Then it was happier, and added those images too, without removing the non-loaded images and still with the claimed 38.6 mm focal length:

 
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So I started the program again, and it loaded the images by their .jpeg name, and extracted the information from the EXIF data:

 
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Circular fisheye? This is a 7 mm rectilinear lens! But I had to uncheck the EXIF data box to say that, and it promptly changed its mind:

 
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That's three completely unrelated attempts at guessing focal length, something that Hugin never has. Set it to 7 mm and let it find the control points, which it did an order of magnitude faster than Hugin, and found control points for all images—the only advantage I see so far. But there's something familiar about the results:


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Again there's an additional corner in the image, and it has changed the estimate of focal length. All in all, not sufficient. On the positive side, control point detection is much faster, but on the negative side:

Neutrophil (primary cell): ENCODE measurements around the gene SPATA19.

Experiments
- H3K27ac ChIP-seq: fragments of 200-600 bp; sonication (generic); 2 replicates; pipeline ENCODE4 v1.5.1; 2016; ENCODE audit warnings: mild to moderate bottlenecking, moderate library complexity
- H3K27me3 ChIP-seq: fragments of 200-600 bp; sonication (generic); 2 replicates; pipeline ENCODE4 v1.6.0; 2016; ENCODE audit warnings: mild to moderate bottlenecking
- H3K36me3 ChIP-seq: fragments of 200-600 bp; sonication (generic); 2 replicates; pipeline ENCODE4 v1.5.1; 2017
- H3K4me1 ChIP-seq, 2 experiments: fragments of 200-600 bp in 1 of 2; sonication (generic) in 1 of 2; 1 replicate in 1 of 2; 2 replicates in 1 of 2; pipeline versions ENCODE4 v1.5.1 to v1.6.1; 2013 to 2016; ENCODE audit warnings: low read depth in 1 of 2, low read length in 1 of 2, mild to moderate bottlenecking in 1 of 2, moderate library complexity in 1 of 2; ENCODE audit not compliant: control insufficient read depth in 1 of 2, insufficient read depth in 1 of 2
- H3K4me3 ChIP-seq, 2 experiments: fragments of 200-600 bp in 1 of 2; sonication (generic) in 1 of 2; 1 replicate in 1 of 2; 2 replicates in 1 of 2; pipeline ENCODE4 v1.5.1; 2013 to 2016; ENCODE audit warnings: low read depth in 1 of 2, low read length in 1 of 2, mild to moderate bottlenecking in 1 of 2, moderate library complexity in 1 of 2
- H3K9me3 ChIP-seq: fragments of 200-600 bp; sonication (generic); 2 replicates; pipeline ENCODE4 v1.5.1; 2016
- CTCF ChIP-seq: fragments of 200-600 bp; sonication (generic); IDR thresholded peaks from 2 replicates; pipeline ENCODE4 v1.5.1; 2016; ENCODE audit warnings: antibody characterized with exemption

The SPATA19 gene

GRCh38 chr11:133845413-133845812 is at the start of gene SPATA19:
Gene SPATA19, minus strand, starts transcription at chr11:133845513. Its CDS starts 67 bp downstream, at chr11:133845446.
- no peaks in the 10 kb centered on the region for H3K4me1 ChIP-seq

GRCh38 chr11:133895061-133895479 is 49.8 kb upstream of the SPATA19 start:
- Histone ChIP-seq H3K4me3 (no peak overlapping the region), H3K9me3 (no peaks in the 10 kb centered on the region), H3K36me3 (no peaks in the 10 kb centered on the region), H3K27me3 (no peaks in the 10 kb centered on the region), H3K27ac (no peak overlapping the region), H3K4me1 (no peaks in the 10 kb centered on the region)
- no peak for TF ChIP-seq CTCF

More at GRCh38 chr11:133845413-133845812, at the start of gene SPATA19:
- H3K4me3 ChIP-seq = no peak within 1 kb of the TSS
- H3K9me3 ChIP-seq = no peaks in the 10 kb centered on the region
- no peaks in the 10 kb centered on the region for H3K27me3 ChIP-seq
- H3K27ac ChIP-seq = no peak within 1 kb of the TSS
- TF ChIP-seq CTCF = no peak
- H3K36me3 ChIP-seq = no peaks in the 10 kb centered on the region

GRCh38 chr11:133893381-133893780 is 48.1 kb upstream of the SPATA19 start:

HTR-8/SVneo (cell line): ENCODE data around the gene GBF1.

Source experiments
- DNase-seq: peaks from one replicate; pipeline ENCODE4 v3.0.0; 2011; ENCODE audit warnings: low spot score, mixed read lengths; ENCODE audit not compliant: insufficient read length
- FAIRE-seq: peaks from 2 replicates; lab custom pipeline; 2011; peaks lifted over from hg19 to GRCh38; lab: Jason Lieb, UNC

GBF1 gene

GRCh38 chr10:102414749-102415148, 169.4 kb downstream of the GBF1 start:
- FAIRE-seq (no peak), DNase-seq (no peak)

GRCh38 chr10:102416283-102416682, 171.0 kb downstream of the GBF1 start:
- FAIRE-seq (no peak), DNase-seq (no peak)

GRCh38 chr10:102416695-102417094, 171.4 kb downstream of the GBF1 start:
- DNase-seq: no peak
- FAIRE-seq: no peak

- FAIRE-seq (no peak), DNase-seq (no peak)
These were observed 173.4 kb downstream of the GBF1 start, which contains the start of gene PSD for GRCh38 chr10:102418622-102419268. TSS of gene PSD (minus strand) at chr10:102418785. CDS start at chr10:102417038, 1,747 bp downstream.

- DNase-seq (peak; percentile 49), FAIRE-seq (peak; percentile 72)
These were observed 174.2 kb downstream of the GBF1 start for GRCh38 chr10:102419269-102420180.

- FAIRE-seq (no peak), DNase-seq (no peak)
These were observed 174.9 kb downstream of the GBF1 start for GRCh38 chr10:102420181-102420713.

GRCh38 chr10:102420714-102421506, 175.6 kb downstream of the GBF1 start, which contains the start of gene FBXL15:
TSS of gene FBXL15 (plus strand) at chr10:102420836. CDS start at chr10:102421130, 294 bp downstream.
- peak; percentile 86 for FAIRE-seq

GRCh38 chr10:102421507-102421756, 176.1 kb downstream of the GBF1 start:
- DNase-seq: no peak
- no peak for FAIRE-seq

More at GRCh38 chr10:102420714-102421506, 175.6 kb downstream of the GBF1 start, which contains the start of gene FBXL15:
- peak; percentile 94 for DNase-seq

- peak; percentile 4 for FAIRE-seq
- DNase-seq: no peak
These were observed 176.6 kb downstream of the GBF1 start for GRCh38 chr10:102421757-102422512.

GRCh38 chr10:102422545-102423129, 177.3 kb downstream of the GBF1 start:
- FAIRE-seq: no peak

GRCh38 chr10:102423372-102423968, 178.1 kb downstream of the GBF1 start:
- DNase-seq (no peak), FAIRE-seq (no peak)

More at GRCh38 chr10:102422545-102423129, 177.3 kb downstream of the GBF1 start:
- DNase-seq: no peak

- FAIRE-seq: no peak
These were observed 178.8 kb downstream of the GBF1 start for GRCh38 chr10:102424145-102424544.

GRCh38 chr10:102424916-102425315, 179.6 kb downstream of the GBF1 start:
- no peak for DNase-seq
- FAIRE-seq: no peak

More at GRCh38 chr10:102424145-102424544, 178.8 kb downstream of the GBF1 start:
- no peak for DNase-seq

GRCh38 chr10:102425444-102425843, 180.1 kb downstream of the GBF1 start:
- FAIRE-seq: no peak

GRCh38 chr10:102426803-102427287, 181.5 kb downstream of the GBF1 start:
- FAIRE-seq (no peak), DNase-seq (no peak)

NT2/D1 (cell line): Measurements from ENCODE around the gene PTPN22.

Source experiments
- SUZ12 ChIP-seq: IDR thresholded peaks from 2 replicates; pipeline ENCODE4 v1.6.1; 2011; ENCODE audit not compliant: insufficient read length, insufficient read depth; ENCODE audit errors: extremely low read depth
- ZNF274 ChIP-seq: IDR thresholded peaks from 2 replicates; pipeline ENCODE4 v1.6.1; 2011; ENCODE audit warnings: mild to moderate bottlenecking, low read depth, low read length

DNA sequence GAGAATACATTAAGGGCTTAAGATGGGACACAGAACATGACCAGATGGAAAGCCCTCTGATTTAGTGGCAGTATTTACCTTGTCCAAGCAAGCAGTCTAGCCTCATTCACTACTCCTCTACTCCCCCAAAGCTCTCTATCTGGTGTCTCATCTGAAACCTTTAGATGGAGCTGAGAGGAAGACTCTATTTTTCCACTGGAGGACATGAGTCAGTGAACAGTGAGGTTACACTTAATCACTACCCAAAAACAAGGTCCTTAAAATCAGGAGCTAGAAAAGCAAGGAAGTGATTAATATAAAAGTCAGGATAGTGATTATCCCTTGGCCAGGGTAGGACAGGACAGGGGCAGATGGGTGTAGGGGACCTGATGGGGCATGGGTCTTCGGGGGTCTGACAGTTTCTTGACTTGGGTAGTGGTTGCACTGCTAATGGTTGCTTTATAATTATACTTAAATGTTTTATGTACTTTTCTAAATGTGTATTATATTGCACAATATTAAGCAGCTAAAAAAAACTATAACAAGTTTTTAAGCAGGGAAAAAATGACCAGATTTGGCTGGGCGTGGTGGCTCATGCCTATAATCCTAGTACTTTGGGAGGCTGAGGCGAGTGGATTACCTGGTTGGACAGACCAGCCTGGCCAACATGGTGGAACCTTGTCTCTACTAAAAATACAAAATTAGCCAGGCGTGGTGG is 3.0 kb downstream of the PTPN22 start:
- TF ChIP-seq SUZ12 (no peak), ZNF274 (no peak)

To be fair, it offers some features that Hugin doesn't, but I didn't bother after that. There are other panorama programs, so decided to try them. The first I came across was autostitch. This seems to be a bare-bones product, strangely marketed by the Computer Science Department of the University of Bath. It didn't want to recognize my files either, not even the ones with .jpeg hung off the end. It insisted on them having a truncated .jpg extension:

-rw-r--r--  5 grog  lemis     187,606 22 Nov 13:52 00
-rw-r--r--  5 grog  lemis     187,606 22 Nov 13:52 00.jpeg
-rw-r--r--  5 grog  lemis     187,606 22 Nov 13:52 00.jpg
-rw-r--r--  5 grog  lemis     225,542 22 Nov 13:53 01
-rw-r--r--  5 grog  lemis     225,542 22 Nov 13:53 01.jpeg
-rw-r--r--  5 grog  lemis     225,542 22 Nov 13:53 01.jpg
-rw-r--r--  5 grog  lemis     212,269 22 Nov 13:53 02
-rw-r--r--  5 grog  lemis     212,269 22 Nov 13:53 02.jpeg
-rw-r--r--  5 grog  lemis     212,269 22 Nov 13:53 02.jpg

How silly that looks on a Microsoft display!